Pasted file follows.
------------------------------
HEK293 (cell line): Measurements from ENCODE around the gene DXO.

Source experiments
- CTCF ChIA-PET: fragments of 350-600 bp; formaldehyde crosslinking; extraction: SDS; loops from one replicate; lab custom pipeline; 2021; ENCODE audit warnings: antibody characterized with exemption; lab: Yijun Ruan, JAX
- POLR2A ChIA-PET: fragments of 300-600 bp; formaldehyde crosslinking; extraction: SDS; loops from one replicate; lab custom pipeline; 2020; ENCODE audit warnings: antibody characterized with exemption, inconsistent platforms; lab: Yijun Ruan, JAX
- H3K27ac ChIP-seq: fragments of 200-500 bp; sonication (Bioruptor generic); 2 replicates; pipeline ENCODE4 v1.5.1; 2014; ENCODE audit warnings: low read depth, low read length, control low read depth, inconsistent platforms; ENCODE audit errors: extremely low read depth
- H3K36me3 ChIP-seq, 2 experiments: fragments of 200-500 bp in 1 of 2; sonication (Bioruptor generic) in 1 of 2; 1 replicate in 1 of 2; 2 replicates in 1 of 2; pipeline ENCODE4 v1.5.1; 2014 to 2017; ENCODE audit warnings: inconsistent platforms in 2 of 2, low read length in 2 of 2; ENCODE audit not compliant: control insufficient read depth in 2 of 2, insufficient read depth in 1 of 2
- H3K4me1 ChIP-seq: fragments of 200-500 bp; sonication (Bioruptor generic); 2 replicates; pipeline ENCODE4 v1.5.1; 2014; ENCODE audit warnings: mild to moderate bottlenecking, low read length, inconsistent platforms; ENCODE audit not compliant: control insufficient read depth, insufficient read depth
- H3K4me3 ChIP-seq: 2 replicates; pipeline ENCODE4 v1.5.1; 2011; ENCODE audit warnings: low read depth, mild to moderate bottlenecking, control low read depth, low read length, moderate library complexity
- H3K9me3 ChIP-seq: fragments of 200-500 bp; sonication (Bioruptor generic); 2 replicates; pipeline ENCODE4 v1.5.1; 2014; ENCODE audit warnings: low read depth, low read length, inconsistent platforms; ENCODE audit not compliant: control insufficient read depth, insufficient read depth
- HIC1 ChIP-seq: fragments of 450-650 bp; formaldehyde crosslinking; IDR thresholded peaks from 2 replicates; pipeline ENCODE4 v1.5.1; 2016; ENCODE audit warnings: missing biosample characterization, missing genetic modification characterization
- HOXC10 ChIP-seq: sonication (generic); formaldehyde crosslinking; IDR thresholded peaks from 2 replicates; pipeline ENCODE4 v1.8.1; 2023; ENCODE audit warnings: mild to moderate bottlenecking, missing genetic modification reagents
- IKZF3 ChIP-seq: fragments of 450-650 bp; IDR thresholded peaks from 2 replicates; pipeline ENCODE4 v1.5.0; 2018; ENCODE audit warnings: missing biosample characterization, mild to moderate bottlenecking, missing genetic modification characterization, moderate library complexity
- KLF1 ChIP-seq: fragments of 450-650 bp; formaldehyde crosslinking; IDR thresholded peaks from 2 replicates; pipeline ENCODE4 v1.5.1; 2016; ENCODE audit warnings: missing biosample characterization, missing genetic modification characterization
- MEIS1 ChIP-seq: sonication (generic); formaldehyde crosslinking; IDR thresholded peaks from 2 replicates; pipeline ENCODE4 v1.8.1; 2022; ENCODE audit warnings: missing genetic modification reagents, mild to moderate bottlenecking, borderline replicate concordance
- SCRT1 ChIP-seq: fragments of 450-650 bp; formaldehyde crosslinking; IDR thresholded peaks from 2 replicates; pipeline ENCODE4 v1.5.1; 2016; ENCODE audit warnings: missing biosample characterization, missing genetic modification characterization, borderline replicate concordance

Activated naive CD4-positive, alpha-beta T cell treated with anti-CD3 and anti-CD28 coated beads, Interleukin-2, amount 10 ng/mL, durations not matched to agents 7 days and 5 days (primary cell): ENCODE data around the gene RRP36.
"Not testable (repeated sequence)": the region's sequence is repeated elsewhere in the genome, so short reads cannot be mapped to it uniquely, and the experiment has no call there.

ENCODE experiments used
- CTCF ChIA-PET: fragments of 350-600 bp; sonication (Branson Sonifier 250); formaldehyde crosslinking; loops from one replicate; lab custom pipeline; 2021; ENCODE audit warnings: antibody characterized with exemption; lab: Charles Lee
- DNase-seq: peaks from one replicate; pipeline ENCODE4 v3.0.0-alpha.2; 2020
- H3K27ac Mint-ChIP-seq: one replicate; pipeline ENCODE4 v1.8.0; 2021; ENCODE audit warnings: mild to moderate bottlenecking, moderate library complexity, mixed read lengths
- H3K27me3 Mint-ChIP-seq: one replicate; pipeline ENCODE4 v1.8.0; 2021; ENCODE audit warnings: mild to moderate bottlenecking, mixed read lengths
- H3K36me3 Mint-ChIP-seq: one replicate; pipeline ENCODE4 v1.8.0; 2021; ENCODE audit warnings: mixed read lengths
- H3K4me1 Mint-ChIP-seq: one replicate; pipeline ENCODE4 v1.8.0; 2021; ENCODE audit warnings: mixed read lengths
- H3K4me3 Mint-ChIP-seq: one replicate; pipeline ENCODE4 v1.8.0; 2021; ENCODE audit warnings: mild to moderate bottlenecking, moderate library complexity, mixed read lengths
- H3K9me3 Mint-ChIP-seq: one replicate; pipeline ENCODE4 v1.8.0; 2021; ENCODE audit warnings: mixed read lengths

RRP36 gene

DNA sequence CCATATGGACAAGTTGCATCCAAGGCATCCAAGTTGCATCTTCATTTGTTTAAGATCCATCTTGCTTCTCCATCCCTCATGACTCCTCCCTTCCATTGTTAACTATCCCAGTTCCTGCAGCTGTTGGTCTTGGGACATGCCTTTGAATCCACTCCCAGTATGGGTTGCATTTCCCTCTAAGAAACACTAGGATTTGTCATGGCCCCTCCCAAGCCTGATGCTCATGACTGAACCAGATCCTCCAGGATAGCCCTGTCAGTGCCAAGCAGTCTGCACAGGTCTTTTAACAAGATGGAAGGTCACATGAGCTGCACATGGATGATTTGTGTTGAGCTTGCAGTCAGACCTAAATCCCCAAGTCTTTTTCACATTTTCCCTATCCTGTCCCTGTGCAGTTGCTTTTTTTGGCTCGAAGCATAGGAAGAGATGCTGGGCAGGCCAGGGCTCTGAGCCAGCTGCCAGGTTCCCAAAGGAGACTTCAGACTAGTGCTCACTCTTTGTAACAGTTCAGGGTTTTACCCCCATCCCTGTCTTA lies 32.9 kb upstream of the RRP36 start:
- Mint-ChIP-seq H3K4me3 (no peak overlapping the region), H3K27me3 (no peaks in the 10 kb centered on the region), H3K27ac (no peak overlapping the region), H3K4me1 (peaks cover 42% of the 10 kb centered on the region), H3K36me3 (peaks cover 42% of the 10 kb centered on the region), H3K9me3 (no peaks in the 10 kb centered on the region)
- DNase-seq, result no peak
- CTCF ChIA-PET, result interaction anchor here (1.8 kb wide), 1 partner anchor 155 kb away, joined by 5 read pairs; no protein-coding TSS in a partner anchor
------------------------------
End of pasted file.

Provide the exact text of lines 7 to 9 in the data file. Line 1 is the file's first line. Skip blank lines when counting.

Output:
- H3K4me1 ChIP-seq: fragments of 200-500 bp; sonication (Bioruptor generic); 2 replicates; pipeline ENCODE4 v1.5.1; 2014; ENCODE audit warnings: mild to moderate bottlenecking, low read length, inconsistent platforms; ENCODE audit not compliant: control insufficient read depth, insufficient read depth
- H3K4me3 ChIP-seq: 2 replicates; pipeline ENCODE4 v1.5.1; 2011; ENCODE audit warnings: low read depth, mild to moderate bottlenecking, control low read depth, low read length, moderate library complexity
- H3K9me3 ChIP-seq: fragments of 200-500 bp; sonication (Bioruptor generic); 2 replicates; pipeline ENCODE4 v1.5.1; 2014; ENCODE audit warnings: low read depth, low read length, inconsistent platforms; ENCODE audit not compliant: control insufficient read depth, insufficient read depth